### Dead Reckoning In dead reckoning the navigator finds his posit...
There still isn’t a consensus on whether the term "dead reckoning” ...
For most ships in the 16th century, the only available means of kee...
The log line is a mechanism to measure the speed of a ship. The mos...
*Landlubber* - a person unfamiliar with the sea or sailing
The poop (or stern) is the back or aft-most part of a ship. ![ship...
**Portulan charts** are ancient nautical charts (originally from th...
A **rhumb line** is an arc crossing the meridians of longitude at t...
**Bianco’s Table** (or toleta de marteloeo) was essentially a trigo...
This is the diagram the author mentions: ![tondo e quadro](https:/...
Origin of knot as a unit of speed. The knot is equal to one nauti...
Five Centuries of Dead Reckoning
E. G. R. Taylor
term 'dead reckoning', so the
Admiralty Navigation Manual
is a corruption of the old 'cfecf-uced reckoning' or 'position by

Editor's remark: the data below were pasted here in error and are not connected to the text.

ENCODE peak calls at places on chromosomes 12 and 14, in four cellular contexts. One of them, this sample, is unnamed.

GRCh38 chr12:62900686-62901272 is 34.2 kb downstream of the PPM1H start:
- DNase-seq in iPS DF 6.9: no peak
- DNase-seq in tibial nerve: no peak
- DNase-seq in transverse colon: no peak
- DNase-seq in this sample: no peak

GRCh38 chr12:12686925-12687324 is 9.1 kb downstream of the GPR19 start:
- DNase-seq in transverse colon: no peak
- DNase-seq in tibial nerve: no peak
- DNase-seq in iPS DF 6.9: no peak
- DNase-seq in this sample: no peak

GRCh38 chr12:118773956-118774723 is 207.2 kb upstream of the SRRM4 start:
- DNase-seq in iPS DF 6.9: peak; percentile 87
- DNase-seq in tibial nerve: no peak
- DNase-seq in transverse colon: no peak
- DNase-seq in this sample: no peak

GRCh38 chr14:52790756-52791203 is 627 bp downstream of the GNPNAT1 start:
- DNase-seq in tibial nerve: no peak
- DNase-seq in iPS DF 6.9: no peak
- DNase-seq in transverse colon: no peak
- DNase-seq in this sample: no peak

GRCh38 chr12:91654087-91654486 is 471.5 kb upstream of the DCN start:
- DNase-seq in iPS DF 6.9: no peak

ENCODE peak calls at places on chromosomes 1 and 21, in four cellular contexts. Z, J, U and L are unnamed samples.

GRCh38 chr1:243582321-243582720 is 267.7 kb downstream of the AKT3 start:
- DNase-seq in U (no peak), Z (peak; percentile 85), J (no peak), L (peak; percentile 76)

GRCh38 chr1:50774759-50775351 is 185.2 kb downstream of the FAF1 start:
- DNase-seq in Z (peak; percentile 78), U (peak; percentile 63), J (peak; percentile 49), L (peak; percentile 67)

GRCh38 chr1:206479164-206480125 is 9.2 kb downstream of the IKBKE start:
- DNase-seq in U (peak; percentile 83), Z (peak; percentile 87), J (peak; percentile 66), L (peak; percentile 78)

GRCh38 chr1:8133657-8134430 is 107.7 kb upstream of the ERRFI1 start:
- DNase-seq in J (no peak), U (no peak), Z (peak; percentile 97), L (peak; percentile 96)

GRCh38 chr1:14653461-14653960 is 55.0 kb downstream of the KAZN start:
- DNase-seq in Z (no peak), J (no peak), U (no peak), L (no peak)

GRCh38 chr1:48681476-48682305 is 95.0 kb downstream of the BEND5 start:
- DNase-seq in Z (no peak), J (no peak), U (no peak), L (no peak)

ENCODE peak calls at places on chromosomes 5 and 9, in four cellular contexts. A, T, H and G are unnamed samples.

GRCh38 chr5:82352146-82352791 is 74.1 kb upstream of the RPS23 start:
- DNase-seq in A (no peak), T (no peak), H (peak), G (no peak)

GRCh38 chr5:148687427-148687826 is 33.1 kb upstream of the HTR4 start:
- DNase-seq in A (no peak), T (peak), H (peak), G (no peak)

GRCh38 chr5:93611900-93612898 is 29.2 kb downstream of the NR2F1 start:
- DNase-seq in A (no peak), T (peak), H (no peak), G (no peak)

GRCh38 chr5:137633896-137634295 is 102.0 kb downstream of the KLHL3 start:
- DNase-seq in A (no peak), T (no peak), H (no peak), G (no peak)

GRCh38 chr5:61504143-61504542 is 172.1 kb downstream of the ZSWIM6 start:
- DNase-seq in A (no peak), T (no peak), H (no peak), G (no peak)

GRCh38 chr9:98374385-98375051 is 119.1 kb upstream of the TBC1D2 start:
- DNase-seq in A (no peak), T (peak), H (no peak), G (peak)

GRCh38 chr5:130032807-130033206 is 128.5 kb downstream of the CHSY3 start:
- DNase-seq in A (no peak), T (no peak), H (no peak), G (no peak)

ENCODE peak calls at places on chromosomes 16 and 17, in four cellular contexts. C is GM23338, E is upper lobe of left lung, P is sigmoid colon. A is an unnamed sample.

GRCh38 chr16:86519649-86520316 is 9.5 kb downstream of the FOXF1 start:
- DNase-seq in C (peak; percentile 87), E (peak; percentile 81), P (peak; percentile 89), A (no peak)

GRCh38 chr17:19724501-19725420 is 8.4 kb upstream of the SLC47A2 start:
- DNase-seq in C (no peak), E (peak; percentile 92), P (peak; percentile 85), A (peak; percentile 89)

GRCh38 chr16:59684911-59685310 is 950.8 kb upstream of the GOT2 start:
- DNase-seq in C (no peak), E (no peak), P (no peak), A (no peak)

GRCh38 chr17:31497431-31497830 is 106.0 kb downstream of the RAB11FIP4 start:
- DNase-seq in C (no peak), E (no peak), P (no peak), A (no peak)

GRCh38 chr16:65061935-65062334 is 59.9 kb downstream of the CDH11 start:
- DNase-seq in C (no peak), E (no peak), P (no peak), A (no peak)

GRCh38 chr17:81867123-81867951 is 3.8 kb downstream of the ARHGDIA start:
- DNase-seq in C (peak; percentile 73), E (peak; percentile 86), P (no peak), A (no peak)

account', and is used to cover all positions that are obtained from 'the
course the ship steers and her speed through the water,, and from no
factors.' (The last italics are ours.) Had Master William Borough, Chief
Pilot of the Muscovy Company, and presently to be appointed to Queen
Elizabeth's Navy Board, come across this definition, he would have
picked a two-fold quarrel with their present Lordships at Whitehall. For
his use and explanation of the term is the earliest of which we have
knowledge, although it does not appear even then to have been new.
'And in keeping your dead reckoning', he wrote in 1^80 (having cer-
tainly never heard any nonsense about ded-uced reckoning) 'it is very
necessary that you do note at the end of every four glasses' (i.e. every
half-watch) 'what way the ship has made, by your best proofs to be used,
and how her way hath been through the water considering the sagge of
the sea to leewards, according as you shall find it growen: and also to
note . . . the wind, upon what point you find it then, and of what force
and strength it be, and what sailes you bear'. Borough was addressing
two experienced ship-masters, and for the old-time pilot there was cer-
tainly no quite separate 'estimated position' to be arrived at (according
to the Manual) when the D.R. position is adjusted for the estimated
effects of winds, currents and tidal streams. And the reason for this was
a very good one, namely that the speed of the ship through the water was
itself still a matter of estimate and not of measurement. The log line had